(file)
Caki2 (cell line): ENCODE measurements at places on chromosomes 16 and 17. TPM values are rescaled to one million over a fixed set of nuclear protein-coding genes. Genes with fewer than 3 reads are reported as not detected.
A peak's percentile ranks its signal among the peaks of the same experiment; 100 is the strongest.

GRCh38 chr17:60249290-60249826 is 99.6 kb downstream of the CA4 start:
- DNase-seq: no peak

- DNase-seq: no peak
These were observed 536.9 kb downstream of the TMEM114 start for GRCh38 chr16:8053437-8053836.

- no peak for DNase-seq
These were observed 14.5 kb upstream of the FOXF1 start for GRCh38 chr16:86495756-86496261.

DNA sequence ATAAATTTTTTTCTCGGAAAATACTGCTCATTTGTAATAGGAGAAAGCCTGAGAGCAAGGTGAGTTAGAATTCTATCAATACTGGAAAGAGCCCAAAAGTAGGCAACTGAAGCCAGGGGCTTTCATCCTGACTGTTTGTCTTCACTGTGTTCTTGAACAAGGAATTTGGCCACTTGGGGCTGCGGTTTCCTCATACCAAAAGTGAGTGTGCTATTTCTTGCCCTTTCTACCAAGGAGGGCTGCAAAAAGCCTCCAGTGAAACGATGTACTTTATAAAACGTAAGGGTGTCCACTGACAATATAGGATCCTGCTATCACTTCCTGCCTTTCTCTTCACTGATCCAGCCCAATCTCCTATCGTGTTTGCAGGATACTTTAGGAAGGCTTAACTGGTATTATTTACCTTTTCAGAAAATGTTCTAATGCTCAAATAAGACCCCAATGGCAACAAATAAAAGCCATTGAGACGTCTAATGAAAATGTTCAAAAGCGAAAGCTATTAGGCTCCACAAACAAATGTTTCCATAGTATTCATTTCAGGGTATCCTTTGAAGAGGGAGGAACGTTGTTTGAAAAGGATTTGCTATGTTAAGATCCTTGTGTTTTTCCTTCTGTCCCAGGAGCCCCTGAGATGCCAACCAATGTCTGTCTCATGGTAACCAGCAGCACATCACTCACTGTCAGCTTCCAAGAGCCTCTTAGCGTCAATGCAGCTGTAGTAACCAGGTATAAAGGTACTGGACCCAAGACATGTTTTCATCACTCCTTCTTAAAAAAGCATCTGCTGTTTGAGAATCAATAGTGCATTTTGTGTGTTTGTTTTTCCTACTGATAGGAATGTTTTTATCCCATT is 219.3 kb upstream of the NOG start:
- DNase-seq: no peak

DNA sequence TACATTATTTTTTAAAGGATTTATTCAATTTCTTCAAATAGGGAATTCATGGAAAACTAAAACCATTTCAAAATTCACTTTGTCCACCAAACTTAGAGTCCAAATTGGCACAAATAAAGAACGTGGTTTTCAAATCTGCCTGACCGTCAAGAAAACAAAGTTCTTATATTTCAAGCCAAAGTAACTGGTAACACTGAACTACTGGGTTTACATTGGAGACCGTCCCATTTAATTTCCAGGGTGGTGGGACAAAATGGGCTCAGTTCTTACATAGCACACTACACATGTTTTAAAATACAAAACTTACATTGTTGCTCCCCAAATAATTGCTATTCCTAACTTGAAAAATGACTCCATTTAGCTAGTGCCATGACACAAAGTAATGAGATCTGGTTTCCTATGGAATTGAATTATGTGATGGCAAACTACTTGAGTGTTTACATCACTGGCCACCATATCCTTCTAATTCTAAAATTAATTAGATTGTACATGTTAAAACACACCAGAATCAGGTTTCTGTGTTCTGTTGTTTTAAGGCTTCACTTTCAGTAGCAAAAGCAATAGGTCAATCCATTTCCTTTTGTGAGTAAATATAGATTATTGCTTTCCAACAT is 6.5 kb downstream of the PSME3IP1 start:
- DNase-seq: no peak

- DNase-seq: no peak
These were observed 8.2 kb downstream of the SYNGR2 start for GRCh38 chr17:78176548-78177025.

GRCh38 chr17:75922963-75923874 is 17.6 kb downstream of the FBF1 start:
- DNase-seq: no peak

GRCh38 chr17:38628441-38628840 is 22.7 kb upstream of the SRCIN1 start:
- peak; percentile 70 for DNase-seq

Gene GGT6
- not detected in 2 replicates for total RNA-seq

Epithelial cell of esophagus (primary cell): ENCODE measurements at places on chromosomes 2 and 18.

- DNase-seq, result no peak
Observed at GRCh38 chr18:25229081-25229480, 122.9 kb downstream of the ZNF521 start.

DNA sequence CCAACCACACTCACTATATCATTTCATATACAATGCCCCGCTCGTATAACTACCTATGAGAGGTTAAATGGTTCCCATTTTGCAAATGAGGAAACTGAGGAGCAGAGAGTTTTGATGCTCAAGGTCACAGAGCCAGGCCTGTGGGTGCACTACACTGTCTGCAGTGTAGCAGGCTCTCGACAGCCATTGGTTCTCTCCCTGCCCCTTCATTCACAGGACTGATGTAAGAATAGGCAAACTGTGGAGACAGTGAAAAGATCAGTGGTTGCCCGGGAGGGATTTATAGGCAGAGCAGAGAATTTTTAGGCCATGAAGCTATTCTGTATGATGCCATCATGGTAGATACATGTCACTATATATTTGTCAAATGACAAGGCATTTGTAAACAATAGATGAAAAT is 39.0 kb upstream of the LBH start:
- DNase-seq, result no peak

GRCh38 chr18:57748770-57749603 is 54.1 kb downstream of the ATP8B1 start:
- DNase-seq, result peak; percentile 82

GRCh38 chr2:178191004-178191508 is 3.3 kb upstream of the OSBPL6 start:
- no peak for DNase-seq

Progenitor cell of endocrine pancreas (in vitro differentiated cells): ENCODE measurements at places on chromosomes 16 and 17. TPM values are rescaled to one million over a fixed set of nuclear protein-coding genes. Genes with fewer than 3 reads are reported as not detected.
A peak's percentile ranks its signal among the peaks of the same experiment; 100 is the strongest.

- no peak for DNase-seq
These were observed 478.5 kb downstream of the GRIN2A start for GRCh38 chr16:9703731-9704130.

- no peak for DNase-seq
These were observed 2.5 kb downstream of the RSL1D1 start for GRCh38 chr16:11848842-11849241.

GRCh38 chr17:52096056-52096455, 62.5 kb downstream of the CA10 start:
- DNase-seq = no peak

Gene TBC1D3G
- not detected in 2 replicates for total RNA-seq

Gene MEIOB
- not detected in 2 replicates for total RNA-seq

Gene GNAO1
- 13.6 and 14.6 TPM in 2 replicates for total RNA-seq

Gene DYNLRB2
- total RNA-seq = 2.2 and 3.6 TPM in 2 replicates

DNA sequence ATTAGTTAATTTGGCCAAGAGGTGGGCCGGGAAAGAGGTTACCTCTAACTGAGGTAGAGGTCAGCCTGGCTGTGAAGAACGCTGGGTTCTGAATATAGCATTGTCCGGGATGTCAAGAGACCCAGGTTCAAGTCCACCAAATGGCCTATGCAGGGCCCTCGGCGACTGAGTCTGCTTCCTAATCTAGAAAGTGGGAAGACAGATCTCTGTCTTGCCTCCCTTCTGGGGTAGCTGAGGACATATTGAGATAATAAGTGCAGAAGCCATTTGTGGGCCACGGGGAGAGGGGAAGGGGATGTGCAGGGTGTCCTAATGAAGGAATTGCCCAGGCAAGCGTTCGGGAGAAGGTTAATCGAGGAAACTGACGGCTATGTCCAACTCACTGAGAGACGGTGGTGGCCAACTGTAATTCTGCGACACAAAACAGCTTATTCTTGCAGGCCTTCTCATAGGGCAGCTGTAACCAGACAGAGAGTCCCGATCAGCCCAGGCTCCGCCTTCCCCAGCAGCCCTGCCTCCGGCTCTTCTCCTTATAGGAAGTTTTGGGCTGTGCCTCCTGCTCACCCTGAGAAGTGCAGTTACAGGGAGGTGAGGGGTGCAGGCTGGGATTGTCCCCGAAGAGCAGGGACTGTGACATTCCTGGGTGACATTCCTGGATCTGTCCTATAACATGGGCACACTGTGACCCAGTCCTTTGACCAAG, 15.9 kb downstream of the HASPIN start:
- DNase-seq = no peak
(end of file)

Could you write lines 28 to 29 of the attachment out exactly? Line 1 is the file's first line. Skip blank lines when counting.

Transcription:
GRCh38 chr2:178191004-178191508 is 3.3 kb upstream of the OSBPL6 start:
- no peak for DNase-seq